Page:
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From the Rectory

  May 2017  

As far as the rest of society is concerned, Easter has been and gone – with only a trail of sweet wrappers and empty egg boxes as evidence it ever happened at all. 

But the Church doesn’t give up so easily – and hangs on to Easter for seven entire weeks. In the early days, ‘Pentecost’ was the name of the entire season – but now it’s used only for the very end bit (‘Pentecost’ is Greek for ‘fiftieth day’).

Since the 4th century, it’s been the custom on the 40th day after Easter to celebrate the Ascension, with the arrival of the Holy Spirit being marked 10 days later.

But what sense can the rest of society make of all this?

The rising of Jesus from the dead, which we celebrate on Easter Day – is problematic; the Ascension of Jesus into heaven – is problematic; the coming of the Holy Spirit to the disciples at Pentecost – is problematic.

We do no one any favours if we give the impression it’s all remarkably straightforward! As that will simply reinforce the idea – we’re all terminally odd.

Which is why we need to keep on making the point – that religious ideas always need taking seriously, but rarely (if ever) literally.

And whilst we’re about it – we really ought to say something as well about the way Christianity makes all sorts of demands, many of them uncomfortable.

A recent opinion poll indicated that 37% of those who self-identify as Christians never, ever go to church.

On the surface this sounds a bit like saying you’re a football supporter – but never watch any matches. Or that you’re interested in politics – but never bother to vote.

To be a Christian involves nailing your colours to a very particular mast – and commits you to certain ways of behaving.

It involves living as if other people really matter. Not just the people we know, not just the people we happen to like, not just the people we readily identify with, not just ‘our sort’ of people – but everyone.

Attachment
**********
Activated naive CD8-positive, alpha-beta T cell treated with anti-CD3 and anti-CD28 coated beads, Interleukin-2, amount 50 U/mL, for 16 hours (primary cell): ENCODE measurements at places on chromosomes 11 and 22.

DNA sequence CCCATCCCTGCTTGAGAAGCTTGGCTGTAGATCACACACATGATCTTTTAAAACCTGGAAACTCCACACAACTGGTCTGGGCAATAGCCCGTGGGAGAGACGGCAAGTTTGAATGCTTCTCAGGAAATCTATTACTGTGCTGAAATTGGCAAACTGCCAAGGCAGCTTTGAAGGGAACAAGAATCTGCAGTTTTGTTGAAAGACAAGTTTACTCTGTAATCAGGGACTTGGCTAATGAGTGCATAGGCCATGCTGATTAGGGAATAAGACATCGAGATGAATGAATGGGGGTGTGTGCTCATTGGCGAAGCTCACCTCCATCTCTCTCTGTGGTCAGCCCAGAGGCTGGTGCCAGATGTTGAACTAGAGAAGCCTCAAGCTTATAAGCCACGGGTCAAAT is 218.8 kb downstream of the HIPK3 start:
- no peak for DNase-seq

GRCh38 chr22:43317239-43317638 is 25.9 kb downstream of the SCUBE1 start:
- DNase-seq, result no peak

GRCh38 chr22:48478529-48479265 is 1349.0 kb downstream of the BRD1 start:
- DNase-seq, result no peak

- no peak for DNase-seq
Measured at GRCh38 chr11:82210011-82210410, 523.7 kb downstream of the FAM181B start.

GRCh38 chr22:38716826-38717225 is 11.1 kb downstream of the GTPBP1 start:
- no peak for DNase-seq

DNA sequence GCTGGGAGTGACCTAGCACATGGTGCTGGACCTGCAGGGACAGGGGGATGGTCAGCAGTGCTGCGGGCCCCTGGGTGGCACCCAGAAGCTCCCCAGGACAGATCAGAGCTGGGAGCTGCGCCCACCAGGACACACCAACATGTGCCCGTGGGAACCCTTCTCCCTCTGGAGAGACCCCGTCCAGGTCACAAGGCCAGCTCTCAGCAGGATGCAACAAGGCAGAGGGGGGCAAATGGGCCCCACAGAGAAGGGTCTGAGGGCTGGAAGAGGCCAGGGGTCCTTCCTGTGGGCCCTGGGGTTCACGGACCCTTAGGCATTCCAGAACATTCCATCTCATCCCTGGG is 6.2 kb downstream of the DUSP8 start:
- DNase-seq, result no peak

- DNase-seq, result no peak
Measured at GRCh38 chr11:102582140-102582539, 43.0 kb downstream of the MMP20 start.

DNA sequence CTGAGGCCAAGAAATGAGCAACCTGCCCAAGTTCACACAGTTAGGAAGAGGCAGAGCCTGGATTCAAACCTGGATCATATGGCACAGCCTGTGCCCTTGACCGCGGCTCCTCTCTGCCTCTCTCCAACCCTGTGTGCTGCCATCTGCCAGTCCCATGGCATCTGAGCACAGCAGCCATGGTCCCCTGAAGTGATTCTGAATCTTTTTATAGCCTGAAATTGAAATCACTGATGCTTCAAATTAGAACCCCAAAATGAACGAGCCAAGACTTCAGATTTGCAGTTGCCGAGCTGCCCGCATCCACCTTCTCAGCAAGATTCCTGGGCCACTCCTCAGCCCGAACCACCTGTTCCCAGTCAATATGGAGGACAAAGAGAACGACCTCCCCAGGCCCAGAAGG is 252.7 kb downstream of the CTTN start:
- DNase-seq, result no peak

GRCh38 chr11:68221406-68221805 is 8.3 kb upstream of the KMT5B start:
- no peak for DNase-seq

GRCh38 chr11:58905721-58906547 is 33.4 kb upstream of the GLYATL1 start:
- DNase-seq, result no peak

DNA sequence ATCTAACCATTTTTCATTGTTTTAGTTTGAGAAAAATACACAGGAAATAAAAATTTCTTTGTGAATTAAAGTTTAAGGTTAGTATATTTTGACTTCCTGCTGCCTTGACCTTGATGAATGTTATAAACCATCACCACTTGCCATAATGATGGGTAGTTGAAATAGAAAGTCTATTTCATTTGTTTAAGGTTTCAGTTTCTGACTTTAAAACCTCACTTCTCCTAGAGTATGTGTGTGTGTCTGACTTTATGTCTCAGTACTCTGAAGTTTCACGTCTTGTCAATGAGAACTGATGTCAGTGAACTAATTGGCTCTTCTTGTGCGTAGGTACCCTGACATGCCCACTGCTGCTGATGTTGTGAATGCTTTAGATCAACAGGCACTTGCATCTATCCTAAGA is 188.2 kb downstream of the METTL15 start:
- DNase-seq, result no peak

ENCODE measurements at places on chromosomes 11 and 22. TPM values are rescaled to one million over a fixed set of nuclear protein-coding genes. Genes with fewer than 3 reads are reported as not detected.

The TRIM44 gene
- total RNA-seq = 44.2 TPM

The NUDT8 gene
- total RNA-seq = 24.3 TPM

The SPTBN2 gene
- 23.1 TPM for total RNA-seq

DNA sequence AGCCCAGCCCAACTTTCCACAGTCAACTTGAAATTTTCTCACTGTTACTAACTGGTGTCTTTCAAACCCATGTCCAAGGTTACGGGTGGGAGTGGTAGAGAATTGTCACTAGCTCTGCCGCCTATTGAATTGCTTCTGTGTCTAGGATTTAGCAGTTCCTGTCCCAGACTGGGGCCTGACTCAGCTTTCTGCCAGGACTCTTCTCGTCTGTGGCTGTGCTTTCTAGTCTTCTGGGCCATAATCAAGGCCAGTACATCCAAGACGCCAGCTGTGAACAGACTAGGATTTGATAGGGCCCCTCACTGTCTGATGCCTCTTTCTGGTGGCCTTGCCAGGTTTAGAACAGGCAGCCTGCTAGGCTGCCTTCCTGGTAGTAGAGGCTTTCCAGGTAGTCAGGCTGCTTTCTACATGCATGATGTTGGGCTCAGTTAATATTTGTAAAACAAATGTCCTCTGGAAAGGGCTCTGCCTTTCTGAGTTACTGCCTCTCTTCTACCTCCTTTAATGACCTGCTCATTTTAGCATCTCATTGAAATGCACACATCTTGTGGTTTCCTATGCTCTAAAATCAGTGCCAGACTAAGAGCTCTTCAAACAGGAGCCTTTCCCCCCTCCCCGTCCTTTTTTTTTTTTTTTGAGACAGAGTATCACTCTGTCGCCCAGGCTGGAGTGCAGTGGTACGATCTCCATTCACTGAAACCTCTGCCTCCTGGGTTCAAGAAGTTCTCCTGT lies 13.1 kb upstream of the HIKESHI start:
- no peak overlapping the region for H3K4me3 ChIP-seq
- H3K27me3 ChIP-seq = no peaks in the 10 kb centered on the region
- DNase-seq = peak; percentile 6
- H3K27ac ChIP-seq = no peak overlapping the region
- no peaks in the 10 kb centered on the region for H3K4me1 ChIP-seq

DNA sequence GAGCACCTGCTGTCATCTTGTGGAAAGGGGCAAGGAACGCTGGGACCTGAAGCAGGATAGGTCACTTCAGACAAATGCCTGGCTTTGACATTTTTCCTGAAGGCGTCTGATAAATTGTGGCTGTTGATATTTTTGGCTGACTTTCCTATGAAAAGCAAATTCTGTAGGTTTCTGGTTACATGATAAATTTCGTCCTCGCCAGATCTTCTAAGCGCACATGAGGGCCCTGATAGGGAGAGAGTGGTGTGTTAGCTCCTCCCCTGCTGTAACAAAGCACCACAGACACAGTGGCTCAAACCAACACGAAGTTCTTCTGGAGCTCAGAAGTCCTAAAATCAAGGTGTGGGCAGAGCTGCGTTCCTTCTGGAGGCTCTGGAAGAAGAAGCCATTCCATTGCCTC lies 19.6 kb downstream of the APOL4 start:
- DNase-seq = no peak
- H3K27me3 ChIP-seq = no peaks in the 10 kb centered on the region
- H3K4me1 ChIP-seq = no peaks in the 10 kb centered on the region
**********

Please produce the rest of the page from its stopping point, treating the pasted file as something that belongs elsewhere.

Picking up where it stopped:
Every single one of them: poor, foreign, needy, helpless, unrespectable, unwashed – whoever. 

Of course you can do all this without going to services – and some of those self-confessed Christians who never set foot inside a church may well live exemplary lives. 

If so – good on them! Because the rest of us need to keep turning up, Sunday by Sunday, to try and stay focused, to look for guidance and inspiration, to keep our noses to the moral grindstone – in an attempt to live godly, righteous and sober lives. 

And because we keep failing – we need to keep going back, again and again and again. 

It’s jolly hard taking this Christianity stuff seriously – and we do no one any favours if we pretend otherwise.

The central symbol of our faith is the cross – about the most powerful way of saying that we’re dealing with really, really serious stuff – which is a matter of life and death.

And that it’s simply not possible to take Christianity seriously – without taking all other people seriously as well.

Given the horribly negative way that the tabloids talk about migrants and benefit claimants – it’s not surprising church numbers are falling.

Because the ethical demands made of those who call themselves Christians – are just too much for most people.

And although it would be good if more wanted to join us – it would be hypocritical for anyone to do so, unless they felt able to commit to this core value.

‘God is love, and those who live in love, live in God’. Words from the First Letter of John, which are said at the beginning of every single marriage service.

Entirely appropriate – not just for a marriage, but for the rest of life as well.

Someone may well be able to take love seriously, without taking God seriously. But it’s not possible to take God (or Christianity) seriously – without taking love (or other people) seriously.

Our prayer must be that the New Life we keep going on about at Easter sweeps through our society, like a mighty, unstoppable tide – so that the divine spark in each of us – helps us to recognize that everyone else has got one as well.

Revd Tony

Any enquiries relating to the Week St. Mary Circle of Parishes should be directed to:
Revd Tony Windross, The Rectory, The Glebe, Week St. Mary, Holsworthy, Devon EX22 6UY
Email:  • Telephone: 01288 341600

For local enquiries relating to Week St. Mary Church matters please contact either of the Churchwardens:  Lesley Booker Tel: 01288 341221  or  Richard Sowerby Tel: 01288 341348

For enquiries relating to Week St. Mary Methodist Church please contact
Rev Doreen Sparey-Delacassa • The Manse, Canworthy Water • Telephone: 01566 781854

© All of the content of the Week St. Mary website is the copyright of David Martin & Linda Cobbledick except where stated 2006-2017